Sergio Perez had slightly more troubled running and missed some laps on day two with a gearbox issue, but also ended the Barcelona running in good spirits after a cleaner run when the track dried at the end of play on the final day.
The team seem to be in a decent position overall, even if they acknowledge there is plenty more to do with the car. But as yet, I’d say they’ve maybe kept the most hidden of any teams – so they will be well worth watching in Bahrain.
For a team that want to be considered as underdogs this year, they went about it in a strange way in Barcelona, popping Lando Norris onto soft C4 tyres and topping the times on day one, much to the Brit’s tongue-in-cheek anguish!
McLaren did have a good test though. Along with Ferrari, they were noticeable in looking like they had a good baseline with the car early on in the week. On day one, Norris immediately looked like he had confidence in the car, and it looked particularly direct in the medium-speed corners compared to the other midfielders from last year, who were struggling more with understeer.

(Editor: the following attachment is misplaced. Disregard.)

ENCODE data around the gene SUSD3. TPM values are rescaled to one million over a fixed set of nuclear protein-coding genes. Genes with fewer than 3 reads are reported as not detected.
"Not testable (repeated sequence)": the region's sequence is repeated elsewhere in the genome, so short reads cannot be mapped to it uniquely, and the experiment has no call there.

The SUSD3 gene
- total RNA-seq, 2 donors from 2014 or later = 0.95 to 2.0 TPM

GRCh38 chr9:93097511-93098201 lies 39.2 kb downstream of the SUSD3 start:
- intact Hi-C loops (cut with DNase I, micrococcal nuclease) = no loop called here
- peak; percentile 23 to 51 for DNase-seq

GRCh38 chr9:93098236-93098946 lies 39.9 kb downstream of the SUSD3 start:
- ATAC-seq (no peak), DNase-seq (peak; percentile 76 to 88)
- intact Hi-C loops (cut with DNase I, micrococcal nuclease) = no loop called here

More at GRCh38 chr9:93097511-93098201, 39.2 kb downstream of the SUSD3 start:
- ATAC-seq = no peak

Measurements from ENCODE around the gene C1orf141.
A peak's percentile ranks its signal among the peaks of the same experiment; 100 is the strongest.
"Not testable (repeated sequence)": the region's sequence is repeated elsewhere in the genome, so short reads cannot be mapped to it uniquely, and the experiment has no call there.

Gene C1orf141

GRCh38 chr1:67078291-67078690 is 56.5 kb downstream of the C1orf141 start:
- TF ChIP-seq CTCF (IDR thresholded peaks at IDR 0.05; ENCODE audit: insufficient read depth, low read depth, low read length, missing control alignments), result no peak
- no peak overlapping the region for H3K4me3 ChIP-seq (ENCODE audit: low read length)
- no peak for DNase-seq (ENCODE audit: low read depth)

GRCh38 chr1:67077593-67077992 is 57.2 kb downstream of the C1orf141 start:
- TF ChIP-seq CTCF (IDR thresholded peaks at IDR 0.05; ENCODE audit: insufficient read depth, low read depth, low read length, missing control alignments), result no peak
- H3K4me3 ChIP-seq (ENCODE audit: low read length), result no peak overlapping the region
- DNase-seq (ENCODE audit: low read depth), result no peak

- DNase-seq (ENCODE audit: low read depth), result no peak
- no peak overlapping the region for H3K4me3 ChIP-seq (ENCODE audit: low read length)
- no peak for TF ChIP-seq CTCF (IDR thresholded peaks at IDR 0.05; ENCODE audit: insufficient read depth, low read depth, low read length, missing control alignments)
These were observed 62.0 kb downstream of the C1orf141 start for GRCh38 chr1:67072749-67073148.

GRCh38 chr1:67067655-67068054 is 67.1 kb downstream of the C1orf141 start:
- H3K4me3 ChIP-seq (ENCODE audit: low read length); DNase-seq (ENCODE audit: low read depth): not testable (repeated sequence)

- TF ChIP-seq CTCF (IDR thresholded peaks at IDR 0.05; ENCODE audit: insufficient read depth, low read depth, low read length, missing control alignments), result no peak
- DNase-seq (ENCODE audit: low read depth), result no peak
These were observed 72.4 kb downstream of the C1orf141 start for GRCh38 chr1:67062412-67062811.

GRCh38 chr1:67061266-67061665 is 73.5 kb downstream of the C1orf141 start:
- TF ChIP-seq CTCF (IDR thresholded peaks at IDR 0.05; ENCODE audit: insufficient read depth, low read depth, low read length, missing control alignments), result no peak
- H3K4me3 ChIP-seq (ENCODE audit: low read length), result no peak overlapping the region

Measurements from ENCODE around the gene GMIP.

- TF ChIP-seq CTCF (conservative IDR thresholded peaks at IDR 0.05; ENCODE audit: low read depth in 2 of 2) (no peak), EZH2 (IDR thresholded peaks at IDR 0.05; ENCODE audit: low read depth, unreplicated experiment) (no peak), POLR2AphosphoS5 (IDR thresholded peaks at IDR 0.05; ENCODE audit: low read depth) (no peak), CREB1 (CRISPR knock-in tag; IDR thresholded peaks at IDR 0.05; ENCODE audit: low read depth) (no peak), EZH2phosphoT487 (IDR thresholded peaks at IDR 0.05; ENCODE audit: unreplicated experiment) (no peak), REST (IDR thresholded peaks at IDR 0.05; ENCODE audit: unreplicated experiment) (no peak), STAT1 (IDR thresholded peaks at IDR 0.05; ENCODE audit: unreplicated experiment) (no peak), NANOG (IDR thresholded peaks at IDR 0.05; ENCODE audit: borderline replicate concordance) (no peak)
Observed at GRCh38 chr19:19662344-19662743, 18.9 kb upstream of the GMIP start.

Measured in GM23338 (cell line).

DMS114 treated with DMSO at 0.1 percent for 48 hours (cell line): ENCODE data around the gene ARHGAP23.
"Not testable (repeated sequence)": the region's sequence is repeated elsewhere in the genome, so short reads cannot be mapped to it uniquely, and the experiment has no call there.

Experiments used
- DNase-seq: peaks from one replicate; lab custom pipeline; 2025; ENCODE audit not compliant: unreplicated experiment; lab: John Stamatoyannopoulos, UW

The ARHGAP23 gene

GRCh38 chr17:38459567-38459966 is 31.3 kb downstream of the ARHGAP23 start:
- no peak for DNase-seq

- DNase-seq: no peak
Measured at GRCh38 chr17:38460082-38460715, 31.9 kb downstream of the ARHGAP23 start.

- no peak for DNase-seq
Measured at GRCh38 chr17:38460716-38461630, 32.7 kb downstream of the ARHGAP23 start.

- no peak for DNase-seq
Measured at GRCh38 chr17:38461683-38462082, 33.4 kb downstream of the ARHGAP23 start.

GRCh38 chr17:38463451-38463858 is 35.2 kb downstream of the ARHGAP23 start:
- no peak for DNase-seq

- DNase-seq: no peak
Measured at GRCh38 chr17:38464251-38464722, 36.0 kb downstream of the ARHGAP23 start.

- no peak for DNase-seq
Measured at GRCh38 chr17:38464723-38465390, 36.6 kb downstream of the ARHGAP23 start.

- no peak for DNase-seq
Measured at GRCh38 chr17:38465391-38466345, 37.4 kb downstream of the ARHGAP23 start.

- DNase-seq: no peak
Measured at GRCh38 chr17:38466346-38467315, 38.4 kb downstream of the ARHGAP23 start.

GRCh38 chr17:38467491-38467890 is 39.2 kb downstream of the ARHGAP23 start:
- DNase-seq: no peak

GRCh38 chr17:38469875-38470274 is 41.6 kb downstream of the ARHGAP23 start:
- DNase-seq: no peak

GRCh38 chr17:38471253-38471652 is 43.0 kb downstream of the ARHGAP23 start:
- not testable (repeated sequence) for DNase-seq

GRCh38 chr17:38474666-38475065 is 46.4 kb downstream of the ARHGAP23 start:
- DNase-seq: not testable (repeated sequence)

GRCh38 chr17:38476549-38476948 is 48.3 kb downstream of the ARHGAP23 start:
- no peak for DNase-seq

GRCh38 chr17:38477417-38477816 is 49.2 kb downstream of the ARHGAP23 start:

Daniel Ricciardo needs a really good pre-season to reset himself with this new generation of car and get back to his best in 2022, and he can’t complain in terms of mileage, racking up a huge total of over 200 laps.
McLaren are playing down their pace, saying they were on different run plans, and as always it’s difficult to tell much at this early stage. But the car certainly looks good – better than anything else in the midfield. But can they jump forward as far as Ferrari appear to have?